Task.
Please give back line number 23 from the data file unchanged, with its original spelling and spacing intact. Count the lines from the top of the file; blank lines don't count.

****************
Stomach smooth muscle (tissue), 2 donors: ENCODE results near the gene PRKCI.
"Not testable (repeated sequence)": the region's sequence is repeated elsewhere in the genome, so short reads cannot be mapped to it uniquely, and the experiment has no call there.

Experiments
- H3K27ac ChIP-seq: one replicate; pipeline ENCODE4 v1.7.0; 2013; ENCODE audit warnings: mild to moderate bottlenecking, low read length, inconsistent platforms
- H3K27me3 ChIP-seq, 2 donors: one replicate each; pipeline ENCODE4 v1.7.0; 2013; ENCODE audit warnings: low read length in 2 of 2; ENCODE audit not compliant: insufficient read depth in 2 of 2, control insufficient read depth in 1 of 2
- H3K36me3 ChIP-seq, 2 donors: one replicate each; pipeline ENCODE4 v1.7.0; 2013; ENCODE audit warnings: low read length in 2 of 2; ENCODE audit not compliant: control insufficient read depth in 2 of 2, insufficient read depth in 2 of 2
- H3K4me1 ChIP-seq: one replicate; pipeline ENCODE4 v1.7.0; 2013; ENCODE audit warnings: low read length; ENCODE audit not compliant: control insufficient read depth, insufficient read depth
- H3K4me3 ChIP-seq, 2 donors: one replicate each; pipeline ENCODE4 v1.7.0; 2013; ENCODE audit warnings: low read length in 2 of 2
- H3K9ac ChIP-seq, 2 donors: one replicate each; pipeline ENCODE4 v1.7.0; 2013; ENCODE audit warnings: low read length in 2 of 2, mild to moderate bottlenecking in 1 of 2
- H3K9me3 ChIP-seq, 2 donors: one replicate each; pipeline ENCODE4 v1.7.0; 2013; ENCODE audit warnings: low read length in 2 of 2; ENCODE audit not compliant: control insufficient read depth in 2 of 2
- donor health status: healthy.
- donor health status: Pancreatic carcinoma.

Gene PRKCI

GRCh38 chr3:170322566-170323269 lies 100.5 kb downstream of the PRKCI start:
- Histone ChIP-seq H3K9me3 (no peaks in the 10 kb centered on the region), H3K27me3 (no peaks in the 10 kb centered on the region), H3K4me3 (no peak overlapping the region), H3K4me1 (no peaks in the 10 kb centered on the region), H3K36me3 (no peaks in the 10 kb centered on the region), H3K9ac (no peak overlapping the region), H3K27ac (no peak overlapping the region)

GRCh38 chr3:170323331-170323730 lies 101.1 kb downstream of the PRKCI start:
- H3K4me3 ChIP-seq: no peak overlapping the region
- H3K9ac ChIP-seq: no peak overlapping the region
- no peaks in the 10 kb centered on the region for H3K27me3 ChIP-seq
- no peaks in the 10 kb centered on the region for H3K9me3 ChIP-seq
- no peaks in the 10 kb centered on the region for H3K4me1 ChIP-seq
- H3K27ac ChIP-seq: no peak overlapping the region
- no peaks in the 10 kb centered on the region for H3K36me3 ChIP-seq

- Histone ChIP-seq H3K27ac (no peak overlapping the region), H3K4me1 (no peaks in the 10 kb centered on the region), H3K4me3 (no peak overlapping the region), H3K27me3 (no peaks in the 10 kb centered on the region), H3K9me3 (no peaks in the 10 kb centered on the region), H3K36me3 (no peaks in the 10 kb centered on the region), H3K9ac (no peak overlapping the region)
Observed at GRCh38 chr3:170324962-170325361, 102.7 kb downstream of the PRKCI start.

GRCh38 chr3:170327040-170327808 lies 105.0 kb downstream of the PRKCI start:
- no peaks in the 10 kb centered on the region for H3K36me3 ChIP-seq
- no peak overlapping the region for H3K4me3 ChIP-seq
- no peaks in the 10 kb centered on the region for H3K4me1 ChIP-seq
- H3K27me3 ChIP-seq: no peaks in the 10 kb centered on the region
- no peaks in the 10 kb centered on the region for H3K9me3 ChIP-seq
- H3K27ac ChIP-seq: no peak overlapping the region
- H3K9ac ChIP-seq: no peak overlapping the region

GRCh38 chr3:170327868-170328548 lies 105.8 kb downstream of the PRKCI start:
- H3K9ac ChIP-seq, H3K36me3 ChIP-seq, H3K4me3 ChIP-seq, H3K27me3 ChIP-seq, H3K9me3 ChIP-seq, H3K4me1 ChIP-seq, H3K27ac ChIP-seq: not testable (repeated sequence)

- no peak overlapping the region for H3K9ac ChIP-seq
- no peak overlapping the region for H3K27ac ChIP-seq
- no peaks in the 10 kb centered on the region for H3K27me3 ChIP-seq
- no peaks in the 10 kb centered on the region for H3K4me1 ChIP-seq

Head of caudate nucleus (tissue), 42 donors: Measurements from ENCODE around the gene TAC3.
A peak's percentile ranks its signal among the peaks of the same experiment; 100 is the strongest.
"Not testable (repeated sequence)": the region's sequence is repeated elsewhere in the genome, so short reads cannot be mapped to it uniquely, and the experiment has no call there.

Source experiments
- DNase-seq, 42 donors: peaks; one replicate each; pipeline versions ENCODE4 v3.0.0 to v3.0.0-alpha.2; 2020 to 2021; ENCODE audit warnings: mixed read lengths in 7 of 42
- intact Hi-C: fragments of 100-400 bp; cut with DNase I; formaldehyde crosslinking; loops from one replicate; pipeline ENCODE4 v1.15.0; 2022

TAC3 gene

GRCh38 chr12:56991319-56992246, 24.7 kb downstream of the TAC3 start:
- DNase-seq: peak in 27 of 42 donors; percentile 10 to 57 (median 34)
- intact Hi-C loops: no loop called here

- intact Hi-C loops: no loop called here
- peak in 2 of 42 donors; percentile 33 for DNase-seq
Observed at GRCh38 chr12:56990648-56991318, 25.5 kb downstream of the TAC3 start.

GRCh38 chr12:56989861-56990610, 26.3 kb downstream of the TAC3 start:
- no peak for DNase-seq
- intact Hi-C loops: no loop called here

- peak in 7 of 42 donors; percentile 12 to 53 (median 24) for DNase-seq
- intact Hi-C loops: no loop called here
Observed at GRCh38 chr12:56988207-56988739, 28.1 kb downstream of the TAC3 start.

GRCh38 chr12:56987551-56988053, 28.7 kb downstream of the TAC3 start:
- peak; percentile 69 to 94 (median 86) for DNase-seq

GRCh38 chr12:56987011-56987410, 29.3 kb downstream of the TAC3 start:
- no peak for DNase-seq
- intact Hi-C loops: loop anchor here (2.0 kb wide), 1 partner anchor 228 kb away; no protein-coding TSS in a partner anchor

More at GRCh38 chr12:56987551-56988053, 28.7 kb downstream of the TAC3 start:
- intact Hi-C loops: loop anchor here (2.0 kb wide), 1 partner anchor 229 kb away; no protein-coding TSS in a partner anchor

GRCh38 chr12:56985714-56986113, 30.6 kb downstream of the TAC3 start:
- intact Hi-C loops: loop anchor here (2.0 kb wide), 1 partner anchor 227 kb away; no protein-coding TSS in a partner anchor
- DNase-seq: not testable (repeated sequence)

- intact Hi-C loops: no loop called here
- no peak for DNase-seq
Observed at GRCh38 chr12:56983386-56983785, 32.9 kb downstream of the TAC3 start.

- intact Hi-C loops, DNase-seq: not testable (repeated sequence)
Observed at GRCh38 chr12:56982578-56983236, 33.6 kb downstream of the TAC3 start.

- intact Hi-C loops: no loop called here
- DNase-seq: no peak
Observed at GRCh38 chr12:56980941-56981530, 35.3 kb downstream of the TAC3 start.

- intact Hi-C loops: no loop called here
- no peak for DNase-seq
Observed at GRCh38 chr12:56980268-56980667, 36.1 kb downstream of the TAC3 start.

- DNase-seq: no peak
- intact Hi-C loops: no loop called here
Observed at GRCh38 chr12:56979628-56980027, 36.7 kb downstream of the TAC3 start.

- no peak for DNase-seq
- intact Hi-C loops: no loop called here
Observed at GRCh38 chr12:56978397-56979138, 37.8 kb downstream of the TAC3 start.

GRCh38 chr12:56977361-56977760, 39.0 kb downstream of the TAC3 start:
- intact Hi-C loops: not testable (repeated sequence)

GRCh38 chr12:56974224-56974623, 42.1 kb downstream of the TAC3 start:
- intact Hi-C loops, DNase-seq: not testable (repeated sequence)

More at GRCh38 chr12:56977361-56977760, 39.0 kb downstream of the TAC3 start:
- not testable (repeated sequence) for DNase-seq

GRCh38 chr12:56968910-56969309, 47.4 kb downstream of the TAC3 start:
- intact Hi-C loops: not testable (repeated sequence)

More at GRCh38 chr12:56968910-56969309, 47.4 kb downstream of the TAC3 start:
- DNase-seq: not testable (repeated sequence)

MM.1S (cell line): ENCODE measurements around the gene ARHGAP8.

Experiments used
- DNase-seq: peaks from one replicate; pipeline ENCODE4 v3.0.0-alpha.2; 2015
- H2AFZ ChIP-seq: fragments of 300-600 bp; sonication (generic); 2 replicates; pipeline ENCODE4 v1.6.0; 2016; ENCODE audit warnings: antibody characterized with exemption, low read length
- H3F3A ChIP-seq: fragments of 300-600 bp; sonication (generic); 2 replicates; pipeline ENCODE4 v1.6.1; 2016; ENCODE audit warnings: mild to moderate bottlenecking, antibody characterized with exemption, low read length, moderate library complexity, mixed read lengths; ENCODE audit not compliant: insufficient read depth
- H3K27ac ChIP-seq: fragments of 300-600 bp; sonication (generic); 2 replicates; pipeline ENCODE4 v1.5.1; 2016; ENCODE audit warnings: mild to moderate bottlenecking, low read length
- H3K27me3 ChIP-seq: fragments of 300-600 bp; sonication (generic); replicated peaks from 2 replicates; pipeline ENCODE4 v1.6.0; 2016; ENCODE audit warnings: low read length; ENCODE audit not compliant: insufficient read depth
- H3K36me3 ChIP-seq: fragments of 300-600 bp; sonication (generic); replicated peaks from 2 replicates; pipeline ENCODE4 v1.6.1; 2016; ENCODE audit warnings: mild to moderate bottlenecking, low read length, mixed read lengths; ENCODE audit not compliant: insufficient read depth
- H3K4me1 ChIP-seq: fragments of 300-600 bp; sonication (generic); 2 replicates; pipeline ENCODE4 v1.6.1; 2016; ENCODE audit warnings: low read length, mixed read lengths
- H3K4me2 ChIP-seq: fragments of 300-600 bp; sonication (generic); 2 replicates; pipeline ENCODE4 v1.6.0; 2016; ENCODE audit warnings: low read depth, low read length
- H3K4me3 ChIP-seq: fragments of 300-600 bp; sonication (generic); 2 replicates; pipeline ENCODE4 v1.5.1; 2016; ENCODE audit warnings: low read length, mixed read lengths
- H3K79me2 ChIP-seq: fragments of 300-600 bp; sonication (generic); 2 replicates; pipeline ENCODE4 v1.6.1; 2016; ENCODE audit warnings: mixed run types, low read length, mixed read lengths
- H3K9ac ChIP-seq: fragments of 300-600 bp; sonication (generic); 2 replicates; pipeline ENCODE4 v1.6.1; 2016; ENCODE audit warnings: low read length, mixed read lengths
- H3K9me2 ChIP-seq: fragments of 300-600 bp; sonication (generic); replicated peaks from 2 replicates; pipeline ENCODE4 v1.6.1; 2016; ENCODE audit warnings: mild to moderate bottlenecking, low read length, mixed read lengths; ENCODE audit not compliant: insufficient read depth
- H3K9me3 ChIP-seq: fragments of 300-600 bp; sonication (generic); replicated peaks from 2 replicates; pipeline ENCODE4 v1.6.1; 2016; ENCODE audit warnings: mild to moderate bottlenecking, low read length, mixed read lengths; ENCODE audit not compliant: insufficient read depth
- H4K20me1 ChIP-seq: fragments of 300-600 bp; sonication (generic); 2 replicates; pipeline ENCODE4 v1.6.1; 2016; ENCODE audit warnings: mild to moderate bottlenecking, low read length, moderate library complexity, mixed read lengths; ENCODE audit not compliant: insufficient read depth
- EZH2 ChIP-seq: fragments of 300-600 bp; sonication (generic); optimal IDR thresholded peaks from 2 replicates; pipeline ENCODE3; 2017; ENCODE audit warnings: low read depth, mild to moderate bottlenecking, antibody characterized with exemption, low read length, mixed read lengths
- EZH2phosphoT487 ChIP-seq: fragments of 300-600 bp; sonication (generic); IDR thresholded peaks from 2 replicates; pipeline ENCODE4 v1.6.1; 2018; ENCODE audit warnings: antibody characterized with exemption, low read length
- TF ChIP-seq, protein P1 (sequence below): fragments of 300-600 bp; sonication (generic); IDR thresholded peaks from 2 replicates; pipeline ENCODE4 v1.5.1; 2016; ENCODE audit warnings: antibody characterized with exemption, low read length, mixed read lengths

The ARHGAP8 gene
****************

- no peaks in the 10 kb centered on the region for H3K36me3 ChIP-seq